Creatinine is a waste product made by the muscles. Creatinine passes into the bloodstream, and is usually passed out in urine. A high blood level of creatinine indicates that the kidneys may not be working properly. Creatinine is usually a more accurate marker of kidney function than urea.

glomerular filtration rate (GFR) provides a guide to kidney function. Although the level of creatinine in the blood is a useful guide to kidney function, the GFR is a more accurate measure. Blood creatinine can be used to estimate the GFR using age, sex, and race. This is often calculated by computer and reported with the creatinine blood test. The normal value for GFR is 90-120 ml/min. An GFR below 60 ml/min suggests that some kidney damage has occurred. The value becomes lower with increasing severity of kidney damage.

Dissolved salts that are routinely measured are sodium, potassium, chloride and bicarbonate. They are sometimes referred to as ‘electrolytes’. Abnormal blood levels of any of these may be due to a kidney problem.

13. Why to go for a blood test of kidney function?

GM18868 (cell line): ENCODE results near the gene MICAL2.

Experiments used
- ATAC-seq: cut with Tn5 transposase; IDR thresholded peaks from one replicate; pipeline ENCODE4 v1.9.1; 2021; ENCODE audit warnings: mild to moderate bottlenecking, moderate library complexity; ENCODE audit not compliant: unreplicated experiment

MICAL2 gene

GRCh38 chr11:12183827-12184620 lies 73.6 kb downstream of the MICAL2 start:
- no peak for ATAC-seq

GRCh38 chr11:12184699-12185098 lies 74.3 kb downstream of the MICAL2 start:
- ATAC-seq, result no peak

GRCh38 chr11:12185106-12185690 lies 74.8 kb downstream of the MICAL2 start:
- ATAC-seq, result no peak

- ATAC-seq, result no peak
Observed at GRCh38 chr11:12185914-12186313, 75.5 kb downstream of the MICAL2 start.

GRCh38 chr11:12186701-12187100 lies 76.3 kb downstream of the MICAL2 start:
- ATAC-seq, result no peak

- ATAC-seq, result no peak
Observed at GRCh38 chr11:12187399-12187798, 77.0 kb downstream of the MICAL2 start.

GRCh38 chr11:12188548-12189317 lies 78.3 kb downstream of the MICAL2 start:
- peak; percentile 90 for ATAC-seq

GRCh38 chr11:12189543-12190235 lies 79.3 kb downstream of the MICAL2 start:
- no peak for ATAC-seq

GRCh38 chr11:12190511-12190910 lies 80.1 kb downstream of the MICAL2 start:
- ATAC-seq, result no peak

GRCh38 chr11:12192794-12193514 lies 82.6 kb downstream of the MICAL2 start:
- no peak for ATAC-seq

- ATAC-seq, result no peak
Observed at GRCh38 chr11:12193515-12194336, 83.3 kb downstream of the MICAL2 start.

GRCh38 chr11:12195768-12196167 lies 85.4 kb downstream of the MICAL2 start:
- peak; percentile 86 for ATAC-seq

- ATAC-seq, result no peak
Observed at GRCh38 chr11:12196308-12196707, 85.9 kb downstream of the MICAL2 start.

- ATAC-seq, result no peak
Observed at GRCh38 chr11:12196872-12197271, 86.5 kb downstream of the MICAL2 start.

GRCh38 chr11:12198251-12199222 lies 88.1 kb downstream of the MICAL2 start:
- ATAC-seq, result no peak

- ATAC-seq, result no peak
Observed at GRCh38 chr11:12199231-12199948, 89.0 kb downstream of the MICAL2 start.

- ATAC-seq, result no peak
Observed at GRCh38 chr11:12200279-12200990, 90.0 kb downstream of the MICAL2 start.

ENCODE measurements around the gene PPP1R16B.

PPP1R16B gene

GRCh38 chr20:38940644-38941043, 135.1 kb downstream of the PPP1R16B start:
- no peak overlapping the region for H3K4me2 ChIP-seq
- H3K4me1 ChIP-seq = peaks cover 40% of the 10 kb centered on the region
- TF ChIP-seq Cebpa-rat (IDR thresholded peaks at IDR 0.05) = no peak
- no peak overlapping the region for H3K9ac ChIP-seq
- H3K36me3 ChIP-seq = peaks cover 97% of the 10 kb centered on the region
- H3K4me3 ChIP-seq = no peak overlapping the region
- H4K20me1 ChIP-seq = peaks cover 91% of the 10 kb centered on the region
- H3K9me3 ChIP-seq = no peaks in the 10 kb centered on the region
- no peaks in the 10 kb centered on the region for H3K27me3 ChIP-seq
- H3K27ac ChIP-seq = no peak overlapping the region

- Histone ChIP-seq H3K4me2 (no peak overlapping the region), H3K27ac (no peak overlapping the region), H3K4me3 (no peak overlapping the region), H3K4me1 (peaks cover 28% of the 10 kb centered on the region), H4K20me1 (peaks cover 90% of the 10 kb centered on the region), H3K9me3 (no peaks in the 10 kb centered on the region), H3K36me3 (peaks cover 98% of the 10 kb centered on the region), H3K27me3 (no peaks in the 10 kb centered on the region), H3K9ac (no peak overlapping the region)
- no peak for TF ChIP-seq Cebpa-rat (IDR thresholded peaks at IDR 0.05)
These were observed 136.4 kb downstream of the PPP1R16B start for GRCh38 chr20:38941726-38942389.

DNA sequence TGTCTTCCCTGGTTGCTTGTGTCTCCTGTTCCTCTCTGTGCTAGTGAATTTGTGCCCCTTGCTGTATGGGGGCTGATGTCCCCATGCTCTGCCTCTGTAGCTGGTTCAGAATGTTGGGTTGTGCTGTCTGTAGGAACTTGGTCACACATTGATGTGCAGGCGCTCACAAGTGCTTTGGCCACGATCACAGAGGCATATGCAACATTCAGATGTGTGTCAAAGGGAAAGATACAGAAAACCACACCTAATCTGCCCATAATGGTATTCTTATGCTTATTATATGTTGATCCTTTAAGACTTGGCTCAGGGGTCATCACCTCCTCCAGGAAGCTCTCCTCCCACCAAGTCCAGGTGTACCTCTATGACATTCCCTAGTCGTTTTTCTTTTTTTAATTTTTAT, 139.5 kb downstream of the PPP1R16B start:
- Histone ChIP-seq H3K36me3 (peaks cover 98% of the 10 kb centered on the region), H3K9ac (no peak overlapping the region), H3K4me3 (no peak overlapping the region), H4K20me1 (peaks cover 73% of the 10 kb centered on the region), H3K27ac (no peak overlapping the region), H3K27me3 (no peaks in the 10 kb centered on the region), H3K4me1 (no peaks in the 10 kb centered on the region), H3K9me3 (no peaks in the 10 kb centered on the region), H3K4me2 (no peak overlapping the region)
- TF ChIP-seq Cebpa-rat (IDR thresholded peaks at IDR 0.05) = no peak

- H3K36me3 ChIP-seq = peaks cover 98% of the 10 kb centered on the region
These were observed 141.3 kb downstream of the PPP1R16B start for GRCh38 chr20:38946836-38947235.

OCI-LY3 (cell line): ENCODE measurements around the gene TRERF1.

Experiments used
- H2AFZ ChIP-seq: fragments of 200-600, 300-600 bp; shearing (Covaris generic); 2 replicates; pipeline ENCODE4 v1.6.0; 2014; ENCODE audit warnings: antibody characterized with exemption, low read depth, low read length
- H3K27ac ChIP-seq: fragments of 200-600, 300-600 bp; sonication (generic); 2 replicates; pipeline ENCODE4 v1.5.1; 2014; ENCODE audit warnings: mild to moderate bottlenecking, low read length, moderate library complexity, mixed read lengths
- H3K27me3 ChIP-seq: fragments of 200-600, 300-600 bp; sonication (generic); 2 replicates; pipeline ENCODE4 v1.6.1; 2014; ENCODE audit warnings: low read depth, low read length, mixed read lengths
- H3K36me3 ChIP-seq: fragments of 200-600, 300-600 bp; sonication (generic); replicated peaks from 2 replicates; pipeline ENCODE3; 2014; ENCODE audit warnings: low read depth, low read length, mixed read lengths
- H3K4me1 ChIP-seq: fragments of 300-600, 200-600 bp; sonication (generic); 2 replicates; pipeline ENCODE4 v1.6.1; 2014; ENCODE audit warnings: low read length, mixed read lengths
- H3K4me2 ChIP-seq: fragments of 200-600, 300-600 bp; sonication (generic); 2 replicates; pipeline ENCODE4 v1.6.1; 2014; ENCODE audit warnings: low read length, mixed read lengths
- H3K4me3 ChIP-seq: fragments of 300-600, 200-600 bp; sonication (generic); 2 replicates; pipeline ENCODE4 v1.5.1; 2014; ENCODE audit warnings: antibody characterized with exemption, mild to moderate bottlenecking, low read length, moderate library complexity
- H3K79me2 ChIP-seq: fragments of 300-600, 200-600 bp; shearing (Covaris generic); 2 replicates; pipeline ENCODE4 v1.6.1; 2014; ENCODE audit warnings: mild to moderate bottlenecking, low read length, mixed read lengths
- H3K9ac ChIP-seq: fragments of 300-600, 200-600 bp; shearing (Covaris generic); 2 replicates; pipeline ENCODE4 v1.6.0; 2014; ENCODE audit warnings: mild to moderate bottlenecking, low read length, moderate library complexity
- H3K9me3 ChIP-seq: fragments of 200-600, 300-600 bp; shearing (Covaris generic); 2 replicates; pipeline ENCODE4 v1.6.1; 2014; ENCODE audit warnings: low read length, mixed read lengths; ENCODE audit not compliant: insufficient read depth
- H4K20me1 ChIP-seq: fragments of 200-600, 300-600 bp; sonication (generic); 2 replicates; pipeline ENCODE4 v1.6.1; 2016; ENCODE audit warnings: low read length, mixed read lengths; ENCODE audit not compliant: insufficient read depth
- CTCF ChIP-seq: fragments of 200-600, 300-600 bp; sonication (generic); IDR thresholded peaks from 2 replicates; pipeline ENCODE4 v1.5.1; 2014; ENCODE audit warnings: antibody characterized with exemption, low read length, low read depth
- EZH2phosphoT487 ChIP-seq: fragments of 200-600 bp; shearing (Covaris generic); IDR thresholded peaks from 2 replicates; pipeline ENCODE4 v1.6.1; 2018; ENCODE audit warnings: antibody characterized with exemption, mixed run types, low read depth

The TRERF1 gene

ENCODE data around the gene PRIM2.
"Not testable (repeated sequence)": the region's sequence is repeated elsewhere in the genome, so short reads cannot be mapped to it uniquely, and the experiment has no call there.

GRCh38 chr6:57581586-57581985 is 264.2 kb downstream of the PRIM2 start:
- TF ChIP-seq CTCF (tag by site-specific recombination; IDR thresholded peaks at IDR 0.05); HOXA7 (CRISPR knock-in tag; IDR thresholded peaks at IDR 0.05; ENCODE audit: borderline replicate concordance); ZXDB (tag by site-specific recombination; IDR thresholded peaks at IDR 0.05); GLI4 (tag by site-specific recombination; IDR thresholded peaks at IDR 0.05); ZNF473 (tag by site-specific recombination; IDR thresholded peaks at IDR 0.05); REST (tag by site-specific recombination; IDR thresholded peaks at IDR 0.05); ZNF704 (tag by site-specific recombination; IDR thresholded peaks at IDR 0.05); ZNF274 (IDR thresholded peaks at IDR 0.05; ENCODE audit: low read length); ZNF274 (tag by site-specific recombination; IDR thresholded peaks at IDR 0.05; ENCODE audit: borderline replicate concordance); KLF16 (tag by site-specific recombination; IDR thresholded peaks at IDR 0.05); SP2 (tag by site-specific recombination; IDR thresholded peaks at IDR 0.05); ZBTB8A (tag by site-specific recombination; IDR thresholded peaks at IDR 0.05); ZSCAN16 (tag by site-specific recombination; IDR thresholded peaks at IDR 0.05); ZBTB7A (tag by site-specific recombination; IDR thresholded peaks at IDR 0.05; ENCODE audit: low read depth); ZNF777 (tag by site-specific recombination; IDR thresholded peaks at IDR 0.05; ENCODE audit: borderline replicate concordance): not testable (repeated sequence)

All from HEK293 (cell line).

Routine kidney function is one of the most commonly performed blood tests. It may be done:
• As part of a general health assessment.
• If you have suspected dehydration (when the urea level increases).
• If you have suspected kidney failure. The higher the blood levels of urea and creatinine, the less well the kidneys are working. The level of creatinine is usually used as a marker as to the severity of kidney failure. (Creatinine in itself is not harmful, but a high level indicates that the kidneys are not working properly. So, many other waste products will not be cleared out of the bloodstream.)
• Before and after starting treatment with certain medicines. Some medicines occasionally cause kidney damage as a side-effect. Therefore, kidney function is often checked before and after starting treatment with certain medicines.

14. What are the treatment options available for kidney failure?

Dialysis and herbal treatment of kidney failure are available treatment options for kidney failure. Dialysis is under allopathy treatment of kidney failure while herbal treatment is under natural treatment of kidney failure.

15. Which herbal remedies are used for kidney failure ( Renal failure ) treatment?